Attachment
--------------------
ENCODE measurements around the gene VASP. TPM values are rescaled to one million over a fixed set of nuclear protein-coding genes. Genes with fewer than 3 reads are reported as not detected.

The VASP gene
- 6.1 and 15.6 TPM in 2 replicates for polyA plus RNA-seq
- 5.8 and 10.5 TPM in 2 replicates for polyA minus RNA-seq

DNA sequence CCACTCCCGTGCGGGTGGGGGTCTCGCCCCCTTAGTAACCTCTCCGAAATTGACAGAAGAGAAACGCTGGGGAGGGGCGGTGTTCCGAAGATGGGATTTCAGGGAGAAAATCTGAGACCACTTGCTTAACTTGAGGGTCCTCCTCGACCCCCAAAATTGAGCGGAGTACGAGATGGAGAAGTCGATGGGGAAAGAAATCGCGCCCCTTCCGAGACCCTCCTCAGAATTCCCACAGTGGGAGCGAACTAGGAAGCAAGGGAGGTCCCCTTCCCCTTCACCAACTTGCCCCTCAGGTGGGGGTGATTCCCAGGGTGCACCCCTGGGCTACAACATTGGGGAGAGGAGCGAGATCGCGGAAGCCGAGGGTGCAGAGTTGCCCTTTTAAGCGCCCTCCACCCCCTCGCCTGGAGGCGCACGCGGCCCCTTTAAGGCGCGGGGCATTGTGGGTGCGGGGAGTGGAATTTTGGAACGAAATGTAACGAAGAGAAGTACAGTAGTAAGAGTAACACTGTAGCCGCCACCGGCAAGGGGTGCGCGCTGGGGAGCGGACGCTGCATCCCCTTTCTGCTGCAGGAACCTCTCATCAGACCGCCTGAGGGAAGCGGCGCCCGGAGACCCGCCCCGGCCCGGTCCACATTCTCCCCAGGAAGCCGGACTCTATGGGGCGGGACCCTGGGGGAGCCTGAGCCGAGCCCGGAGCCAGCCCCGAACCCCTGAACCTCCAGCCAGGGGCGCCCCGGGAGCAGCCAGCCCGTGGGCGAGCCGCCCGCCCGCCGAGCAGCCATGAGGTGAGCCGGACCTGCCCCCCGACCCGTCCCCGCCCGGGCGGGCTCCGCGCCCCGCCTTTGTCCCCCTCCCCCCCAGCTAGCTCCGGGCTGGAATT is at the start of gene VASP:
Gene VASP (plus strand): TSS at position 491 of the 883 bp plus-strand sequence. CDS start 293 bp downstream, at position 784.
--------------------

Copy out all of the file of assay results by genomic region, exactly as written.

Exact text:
ENCODE measurements around the gene VASP. TPM values are rescaled to one million over a fixed set of nuclear protein-coding genes. Genes with fewer than 3 reads are reported as not detected.

The VASP gene
- 6.1 and 15.6 TPM in 2 replicates for polyA plus RNA-seq
- 5.8 and 10.5 TPM in 2 replicates for polyA minus RNA-seq

DNA sequence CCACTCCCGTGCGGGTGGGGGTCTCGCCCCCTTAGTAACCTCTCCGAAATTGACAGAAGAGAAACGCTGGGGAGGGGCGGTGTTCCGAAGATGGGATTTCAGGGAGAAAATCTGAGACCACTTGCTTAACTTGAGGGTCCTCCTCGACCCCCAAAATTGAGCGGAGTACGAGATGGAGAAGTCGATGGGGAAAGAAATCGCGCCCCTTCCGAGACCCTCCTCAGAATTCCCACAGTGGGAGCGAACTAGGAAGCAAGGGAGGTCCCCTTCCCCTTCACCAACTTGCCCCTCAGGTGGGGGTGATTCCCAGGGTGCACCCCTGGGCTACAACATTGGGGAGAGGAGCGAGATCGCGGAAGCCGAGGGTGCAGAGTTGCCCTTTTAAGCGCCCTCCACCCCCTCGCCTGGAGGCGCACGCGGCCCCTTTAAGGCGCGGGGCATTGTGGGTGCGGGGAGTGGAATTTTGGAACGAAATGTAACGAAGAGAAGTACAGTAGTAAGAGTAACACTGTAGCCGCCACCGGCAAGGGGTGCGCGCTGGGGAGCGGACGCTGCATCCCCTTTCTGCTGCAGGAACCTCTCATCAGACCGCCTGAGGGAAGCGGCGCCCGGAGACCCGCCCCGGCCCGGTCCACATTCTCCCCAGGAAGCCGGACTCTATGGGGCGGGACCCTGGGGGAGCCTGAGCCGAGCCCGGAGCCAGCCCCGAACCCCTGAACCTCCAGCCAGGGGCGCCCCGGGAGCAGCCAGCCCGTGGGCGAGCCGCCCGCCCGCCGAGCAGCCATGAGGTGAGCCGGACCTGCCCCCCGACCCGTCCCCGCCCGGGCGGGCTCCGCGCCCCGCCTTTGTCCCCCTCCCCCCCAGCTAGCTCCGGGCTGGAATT is at the start of gene VASP:
Gene VASP (plus strand): TSS at position 491 of the 883 bp plus-strand sequence. CDS start 293 bp downstream, at position 784.